Babies. They are alternately adorable and disgusting, like all human beings. They’re far from perfect, angelic bundles-of-only-joy, and though I hate to have be the one to say this, the misshapen heads, and red, wrinkled faces of newborns pushed out the old-fashioned way and not cut from the womb via c-section, are only beautiful to new parents and close family members.
Not to be nasty, but I’m sick of people bugging me about babies or the lack thereof of in my belly. I attempt to make it clear I’m not preggers or trying by throwing back whatever alcohol is served in short order and happily consuming raw fish and unpasteurized cheeses and cured meats, but nothing seems to work. At social engagement after social engagement, people seem to misinterpret my devil-may-care attitude about food-poisoning as the final fling before taking the plunge into child-rearing.
My husband says it’s cultural (since most of the people nagging me are Spanish, we live in Spain, and I’m an American), but I don’t buy it. In my own personal, one-woman culture, it’s terribly rude (not to mention off-putting) to ask people about reproductive issues (to baby or not to baby), especially when, in many cases, the people making inquiries aren’t even close friends or relatives.
Because whoever these misguided individuals are, in this day and age everyone knows or should know that some people can’t have kids and still others simply don’t want to have them. Who knows, perhaps it’s a point of contention in the relationship and one partner wants kids and the other doesn’t?
Having or not having kids is a personal decision that couples and individuals have to make on their own terms.
At any rate, recent comments are going straight to my head and inciting cruel little imaginary dialogues where I smack down those individuals that have the nerve to push my limits and my do-not-discuss buttons.
Maybe the next time someone asks me about kids, or makes my existence seems less meaningful because I haven’t yet gone through the physiological horrors of pregnancy, I’ll break down and tell them how “we’ve been trying since we first got married, but…” and trail off into sloppy, snot-nosed tears. Because frankly, for all they know, we don’t have kids because we’re not able and we’re secretly miserable about it.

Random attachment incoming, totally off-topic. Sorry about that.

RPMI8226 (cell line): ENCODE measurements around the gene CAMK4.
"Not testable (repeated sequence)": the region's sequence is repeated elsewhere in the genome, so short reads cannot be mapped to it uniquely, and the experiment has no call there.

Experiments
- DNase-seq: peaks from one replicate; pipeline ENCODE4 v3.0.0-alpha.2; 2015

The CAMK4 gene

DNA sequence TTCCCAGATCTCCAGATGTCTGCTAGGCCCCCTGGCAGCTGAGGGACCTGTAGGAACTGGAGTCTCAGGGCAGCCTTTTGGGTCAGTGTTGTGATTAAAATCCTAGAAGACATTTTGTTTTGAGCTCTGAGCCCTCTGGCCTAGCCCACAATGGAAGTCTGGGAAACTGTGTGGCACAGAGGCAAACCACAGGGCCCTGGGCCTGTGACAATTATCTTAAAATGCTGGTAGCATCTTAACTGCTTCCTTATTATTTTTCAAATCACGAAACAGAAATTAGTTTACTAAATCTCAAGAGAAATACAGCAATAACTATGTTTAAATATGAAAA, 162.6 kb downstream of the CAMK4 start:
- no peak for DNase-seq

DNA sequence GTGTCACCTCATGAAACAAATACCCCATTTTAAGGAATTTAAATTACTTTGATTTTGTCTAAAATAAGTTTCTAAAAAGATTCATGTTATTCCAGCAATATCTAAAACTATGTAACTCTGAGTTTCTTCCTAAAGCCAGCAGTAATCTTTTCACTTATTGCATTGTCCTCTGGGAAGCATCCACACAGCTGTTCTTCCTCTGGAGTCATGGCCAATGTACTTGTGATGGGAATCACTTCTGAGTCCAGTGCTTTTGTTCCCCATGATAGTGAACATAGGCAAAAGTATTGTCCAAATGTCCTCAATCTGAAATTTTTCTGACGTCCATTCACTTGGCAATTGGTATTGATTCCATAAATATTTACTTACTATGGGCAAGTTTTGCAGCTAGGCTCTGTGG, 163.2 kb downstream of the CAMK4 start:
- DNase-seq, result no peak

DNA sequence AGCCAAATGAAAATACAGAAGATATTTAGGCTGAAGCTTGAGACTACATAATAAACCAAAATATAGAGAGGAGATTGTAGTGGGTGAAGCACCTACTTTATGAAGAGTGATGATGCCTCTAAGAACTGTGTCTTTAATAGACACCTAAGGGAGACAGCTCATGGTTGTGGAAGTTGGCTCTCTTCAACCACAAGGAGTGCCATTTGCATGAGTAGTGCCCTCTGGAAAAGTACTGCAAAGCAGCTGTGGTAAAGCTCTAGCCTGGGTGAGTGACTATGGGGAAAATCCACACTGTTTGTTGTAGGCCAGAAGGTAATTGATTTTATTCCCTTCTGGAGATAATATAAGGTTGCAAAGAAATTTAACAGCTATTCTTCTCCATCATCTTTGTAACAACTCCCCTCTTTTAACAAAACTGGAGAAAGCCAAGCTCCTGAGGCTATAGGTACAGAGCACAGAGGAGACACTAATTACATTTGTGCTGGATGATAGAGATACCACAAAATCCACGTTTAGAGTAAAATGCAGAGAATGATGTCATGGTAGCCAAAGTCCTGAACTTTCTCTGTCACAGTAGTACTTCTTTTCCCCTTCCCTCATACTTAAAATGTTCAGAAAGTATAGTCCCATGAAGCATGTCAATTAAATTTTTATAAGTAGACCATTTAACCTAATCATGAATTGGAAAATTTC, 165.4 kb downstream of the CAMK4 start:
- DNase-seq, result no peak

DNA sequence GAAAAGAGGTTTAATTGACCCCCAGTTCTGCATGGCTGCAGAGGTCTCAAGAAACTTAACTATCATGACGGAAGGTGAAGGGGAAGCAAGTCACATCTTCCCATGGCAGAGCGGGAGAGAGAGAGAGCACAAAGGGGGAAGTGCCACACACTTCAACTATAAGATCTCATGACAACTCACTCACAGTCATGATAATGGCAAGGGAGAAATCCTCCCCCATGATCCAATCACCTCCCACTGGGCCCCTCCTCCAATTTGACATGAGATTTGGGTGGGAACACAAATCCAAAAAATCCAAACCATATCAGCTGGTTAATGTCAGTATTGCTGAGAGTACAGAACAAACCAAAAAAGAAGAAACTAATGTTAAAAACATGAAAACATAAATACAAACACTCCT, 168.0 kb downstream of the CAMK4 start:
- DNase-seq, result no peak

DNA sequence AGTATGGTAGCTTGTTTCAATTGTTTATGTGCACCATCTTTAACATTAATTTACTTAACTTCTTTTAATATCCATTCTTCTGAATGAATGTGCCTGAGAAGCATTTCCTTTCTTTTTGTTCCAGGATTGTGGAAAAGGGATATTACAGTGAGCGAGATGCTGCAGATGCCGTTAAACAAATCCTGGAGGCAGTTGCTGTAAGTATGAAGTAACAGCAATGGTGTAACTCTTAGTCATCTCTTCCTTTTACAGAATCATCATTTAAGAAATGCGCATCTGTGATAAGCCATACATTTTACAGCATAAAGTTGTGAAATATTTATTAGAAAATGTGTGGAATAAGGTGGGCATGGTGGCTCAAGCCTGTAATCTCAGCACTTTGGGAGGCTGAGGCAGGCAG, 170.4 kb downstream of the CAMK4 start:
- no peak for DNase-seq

Or perhaps I’ll get angry and progressively raise my voice until I’m pretty much yelling about how it’s not my fault, my husband doesn’t want children, and what am I supposed to do?
Or maybe I’ll sneer and tell them that I’d rather go without offspring then raise them here, in a country where people pee in the street and eat excessive quantities of pork. Because while Spanish ham is lovely, it doesn’t constitute a food group all its own.
Because in all honesty, when people are rude to me and make me uncomfortable on a regular basis, I stop caring about if it’s “cultural”pretty fast and my instincts tell me to make them cringe, and think twice.
To those of you who know me, and those of you who have yet to meet me, I’ll say this: The fact that I’m almost 30 and I’ve been married for five years does not mean I have to start popping out little Americano-Spaniards or make anyone an aunt, uncle or a grandparent. Which doesn’t mean I hate babies, but even if I did, it’s no one’s business but my own and my husband’s, so there. If I want to have a family of porcelain dolls and calico cats, that’s up to me. No amount of raised eyebrows, wagging tongues or societal pressure is going to convince me that I should have children when some “Reproductive Inquisition” formed of people who don’t know how to keep their opinions to themselves tell me I must.
In other notes on child-rearing culture, I don’t approve of baby-talk, or random people asking to touch pregnant women’s stomachs. So if I one day become pregnant, or am seen carrying around a tiny human being, be forewarned and cut the cutesy crap.
In the end, if and when someone decides to raise their own little monsters is completely up to them. Pressure from family, friends or anyone, is way, way, out of line.